To maintain a database of this nature requires considerable dedication by the administrator, consistency with data input, and discipline with timely entry of the data. Continual checks on data entry are made for accuracy and consistency as it is important that data must be credible and trustworthy.
The database has become a very useful tool in the Veterinary Hospital. Veterinary staff constantly look up previous treatments and drug dosages used on animals in the past. Mining of the database is conducted to detect trends in disease and occurrences of disease in animals.
Figure 3 shows 3 742 medical cases performed by veterinary staff and the monthly trend for 2011. Each month shows the proportion of the animal classes that were treated, with peaks in April and July where large groups of animals in enclosures are given treatments for parasites, and where the drugs and dosages are entered automatically by the computer for each animal that is treated in the specific enclosure. Example — de-worming medication is added to antelope cubes and an enclosure containing a number of antelope would be fed the medicated cubes for five days. This record will be added to each antelope's medical record in ZooDox. Other animals can also be de-wormed by adding medication to the food or drinking water.
One of the functions which the National Zoo performs for the community is to accept wildlife that is found by the public, such as injured birds along the road, hedgehogs or tortoises in gardens, animals confiscated by conservation bodies from people who do not have permits and confiscations of illegal trade at airports. All these "problem" or "donated" animals come to the Veterinary Hospital where they are examined and treated and, where possible, are sent to an accredited rehabilitation centre where they are placed back in the wild, but only if the release of such an animal is appropriate.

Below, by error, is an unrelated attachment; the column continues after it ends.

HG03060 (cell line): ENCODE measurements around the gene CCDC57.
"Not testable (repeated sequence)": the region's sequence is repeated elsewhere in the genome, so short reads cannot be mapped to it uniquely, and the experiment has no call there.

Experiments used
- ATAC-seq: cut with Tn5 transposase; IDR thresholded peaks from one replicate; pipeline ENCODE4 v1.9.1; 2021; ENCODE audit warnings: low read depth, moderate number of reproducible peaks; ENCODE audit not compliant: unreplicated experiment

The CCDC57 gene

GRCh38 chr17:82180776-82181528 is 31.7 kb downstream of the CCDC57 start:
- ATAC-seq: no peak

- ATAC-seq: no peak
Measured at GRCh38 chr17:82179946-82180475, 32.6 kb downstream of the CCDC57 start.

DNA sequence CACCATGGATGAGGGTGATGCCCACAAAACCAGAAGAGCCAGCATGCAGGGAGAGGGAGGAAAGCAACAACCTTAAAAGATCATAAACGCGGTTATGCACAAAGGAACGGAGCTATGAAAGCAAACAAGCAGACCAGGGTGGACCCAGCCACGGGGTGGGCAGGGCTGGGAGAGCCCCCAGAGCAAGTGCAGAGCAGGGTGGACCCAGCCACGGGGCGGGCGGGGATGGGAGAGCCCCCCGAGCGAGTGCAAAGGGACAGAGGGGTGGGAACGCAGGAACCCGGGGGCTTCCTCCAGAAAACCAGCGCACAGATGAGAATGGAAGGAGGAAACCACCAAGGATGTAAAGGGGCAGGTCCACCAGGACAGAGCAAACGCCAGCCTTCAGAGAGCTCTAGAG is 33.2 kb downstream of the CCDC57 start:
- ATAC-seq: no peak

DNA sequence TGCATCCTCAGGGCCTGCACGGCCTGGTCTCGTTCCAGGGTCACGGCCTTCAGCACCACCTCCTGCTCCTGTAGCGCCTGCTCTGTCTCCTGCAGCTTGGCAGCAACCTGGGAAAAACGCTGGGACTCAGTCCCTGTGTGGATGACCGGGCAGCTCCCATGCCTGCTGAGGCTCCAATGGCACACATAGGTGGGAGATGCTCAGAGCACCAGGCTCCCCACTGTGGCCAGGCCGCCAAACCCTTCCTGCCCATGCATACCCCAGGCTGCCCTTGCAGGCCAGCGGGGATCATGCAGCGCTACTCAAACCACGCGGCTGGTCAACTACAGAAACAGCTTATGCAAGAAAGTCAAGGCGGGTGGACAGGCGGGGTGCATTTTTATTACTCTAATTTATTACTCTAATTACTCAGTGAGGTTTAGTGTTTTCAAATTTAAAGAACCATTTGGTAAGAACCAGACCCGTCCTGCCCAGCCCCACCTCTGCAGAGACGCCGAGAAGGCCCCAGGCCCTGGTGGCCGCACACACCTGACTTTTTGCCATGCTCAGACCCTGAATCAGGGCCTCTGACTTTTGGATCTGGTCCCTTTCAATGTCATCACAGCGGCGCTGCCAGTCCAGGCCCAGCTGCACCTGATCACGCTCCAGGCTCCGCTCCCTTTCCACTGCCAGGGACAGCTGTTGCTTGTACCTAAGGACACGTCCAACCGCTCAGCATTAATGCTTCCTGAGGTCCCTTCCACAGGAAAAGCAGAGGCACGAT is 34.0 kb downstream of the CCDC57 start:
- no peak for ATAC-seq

If they are not suitable for release due to extensive injury or for other reasons, they may be euthanised or retained in captivity. Over the past five years 3 742 animals were brought to the Zoo (Fig 4). There is an obvious trend noted that more animals are brought to the NZG during summer months than winter months.
It is wonderful to have such data and reporting capability at one's fingertips, but it comes at a price of spending time entering the data accurately and consistently for the information to be meaningful when it is required.
Dr Ian Espie, Chief Veterinarian, NZG